Some vehicles pass through our comparison tests with little more than a "Next!" from the judges. One exceptionally worthy vehicle wins. Often, though, our tests include a few standouts that generate serious buzz-admiring glances, praises in editors' notebooks, approving comments during our evening dinner discussions. Such was the case during last January's "Four of a Kind" comparo, in which Hyundai's revamped Tucson crossover-though it finished second-emerged as one of the leading "buzz-getters" of the quartet.
Now we've got a 2010 Tucson Limited AWD in our long-term fleet. In top Limited trim, the Tucson overflows with standard goodies right off the showroom floor-including 18-inch alloys, leather seats (heated in front), keyless entry, tire-pressure monitoring system, dual-front auto climate control, and a nice audio system with XM Satellite Radio and iPod/USB input jack. To our tester we tacked on the optional Premium Package ($2850), which adds power sunroof, navigation, rearview camera, and premium audio with an external amp and subwoofer (for an extra $100, we also opted for carpeted floormats).
No sooner had our new Tucson showed up than yours truly signed it out and, with wife and daughter on board, headed straight into the wilds of Death Valley for a weekend of springtime wildflower viewing, ghost-town exploring, coyote-spotting, and mild off-roading. First impressions backed up our SUOTY buzz; at under $30K all up, the Tucson Limited sports all the luxuries to take the edge off a long tour (we put on nearly 1000 miles in two days), and it's generally a very agreeable cruiser. The electronically controlled AWD system isn't bred to brave obstacles and terrain a Land Rover easily surmounts (also, max ground clearance is just 6.7 inches), but with stability and traction-control systems, plus downhill brake control and hill-start assist, it feels capable and secure scouring medium-spec off-road grades and mountain passes.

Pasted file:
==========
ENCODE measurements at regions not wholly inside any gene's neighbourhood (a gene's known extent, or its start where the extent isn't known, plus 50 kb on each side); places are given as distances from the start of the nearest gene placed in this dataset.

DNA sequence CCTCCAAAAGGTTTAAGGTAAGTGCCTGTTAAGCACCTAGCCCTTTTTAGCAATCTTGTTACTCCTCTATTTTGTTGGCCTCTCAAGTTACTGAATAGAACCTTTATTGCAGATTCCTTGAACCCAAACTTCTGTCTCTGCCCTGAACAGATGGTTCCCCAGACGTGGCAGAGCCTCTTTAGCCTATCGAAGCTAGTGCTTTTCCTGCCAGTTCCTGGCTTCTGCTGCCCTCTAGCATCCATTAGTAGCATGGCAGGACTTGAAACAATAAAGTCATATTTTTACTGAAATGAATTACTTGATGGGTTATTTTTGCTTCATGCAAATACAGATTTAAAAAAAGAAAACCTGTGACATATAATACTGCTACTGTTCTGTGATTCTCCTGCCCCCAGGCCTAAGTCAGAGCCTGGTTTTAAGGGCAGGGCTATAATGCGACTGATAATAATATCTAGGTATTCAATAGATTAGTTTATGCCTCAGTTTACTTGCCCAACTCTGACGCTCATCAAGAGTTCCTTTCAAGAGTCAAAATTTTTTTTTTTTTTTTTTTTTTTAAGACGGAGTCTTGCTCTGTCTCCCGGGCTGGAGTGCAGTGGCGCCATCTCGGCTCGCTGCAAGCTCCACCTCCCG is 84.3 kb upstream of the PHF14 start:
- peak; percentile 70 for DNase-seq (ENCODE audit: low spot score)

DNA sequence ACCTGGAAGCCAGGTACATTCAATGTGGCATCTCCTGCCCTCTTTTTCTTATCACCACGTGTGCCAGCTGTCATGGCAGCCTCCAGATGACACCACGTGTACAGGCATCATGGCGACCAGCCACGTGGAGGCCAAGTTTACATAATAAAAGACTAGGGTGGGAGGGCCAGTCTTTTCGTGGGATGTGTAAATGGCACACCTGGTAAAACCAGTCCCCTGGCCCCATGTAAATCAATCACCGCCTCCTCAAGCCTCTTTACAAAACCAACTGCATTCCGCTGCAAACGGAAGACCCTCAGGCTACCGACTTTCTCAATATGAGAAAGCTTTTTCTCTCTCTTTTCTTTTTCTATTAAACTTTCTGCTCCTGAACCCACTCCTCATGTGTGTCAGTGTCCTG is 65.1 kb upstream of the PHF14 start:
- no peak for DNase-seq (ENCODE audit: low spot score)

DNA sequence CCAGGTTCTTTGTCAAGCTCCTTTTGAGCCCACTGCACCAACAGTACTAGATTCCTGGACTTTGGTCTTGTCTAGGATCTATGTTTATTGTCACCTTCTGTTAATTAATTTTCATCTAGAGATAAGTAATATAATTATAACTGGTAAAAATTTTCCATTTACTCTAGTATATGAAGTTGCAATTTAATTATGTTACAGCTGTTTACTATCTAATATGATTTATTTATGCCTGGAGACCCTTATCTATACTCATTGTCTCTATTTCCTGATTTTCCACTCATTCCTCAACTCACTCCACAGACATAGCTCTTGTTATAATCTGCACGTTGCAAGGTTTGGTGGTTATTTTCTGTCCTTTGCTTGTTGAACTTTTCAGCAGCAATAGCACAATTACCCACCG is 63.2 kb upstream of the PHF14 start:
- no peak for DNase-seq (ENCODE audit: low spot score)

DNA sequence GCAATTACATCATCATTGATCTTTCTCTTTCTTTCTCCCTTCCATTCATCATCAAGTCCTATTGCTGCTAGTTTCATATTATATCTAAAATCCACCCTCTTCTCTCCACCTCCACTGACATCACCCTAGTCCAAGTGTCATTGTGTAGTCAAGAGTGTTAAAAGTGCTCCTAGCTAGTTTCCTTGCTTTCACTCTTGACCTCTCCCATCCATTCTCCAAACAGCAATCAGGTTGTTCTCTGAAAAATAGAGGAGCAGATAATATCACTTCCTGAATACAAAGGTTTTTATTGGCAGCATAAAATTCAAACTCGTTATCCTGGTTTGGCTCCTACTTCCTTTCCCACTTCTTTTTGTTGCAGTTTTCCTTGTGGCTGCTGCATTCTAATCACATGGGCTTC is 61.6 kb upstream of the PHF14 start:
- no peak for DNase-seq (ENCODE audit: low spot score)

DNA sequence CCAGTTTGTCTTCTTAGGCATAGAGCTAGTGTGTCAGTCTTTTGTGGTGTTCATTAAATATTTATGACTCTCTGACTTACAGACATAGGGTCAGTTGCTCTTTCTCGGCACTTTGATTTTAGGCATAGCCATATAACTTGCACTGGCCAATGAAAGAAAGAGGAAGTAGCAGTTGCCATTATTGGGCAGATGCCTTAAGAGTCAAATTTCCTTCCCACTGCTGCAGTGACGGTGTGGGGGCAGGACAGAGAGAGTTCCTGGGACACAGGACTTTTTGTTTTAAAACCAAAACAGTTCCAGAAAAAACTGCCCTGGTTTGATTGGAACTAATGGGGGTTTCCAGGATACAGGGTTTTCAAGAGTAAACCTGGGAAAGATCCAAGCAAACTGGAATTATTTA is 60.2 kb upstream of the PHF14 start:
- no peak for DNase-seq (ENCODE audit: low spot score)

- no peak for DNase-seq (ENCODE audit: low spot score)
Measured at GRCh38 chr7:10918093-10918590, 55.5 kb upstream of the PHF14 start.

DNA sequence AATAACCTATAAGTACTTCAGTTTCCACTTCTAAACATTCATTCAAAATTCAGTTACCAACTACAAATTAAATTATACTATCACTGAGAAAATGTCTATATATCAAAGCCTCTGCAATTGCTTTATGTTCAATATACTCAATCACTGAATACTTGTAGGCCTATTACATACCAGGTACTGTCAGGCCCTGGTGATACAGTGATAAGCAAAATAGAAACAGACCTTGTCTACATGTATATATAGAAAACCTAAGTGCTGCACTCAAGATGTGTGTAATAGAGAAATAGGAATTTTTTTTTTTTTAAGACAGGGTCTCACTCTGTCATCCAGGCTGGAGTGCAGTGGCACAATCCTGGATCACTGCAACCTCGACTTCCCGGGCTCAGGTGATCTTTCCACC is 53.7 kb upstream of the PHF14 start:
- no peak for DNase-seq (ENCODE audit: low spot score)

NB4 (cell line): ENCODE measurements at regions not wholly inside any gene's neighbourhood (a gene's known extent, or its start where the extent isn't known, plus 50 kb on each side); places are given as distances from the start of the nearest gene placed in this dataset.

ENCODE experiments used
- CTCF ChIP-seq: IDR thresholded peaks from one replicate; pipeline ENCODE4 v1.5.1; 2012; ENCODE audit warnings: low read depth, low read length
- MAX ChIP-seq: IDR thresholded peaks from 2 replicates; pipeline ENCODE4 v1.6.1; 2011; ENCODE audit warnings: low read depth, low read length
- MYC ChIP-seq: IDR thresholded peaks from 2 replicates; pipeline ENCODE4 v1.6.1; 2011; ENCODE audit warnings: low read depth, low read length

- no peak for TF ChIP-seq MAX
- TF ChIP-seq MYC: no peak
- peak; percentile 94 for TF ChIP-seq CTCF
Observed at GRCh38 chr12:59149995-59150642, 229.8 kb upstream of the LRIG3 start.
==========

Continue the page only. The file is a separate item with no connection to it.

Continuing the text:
The standard-and only-twin-cam, 2.4-liter four suggests the Tucson is best suited for in-town duties. The 176-horsepower mill had its cylinders full when faced with Death Valley's steepest ascents, several of which continue nearly straight up for more than 5000 feet. Often, in order to maintain climbing pace, I slipped the ShiftTronic six-speed into third while the engine wound away at 6000 rpm or more. If you have lots of hauling to do, or you regularly prowl the mountains, you'll want to look elsewhere.
| Our Car |
| Base price || $26,640 |
| Price as tested || $29,590 |
| Vehicle layout 5-pass, 4-door SUV || Front engine, AWD, |
| Engine || 2.4L/176-hp/168-lb-ft DOHC 16-valve I-4 |
| Transmission || 6-speed automatic |
| Curb weight (dist f/r) || 3396 lb (57/43%) |
| Wheelbase || 103.9 in |
| Length x width x height || 173.2 x 71.7 x 66.3 in |
| 0-60 mph || 9.0 sec |
| Quarter mile || 16.9 sec @ 81.4 mph |
| Braking, 60-0 mph || 120 ft |
| Lateral accel || 0.79 g (avg) |
| MT figure eight || 28.5 sec @ 0.58 g (avg) |
| EPA city/hwy econ || 21/28 mpg |
| CO2 emissions || 0.82 lb/mile |
| Total mileage || 4670 miles |
| Average fuel economy || 19.3 mpg |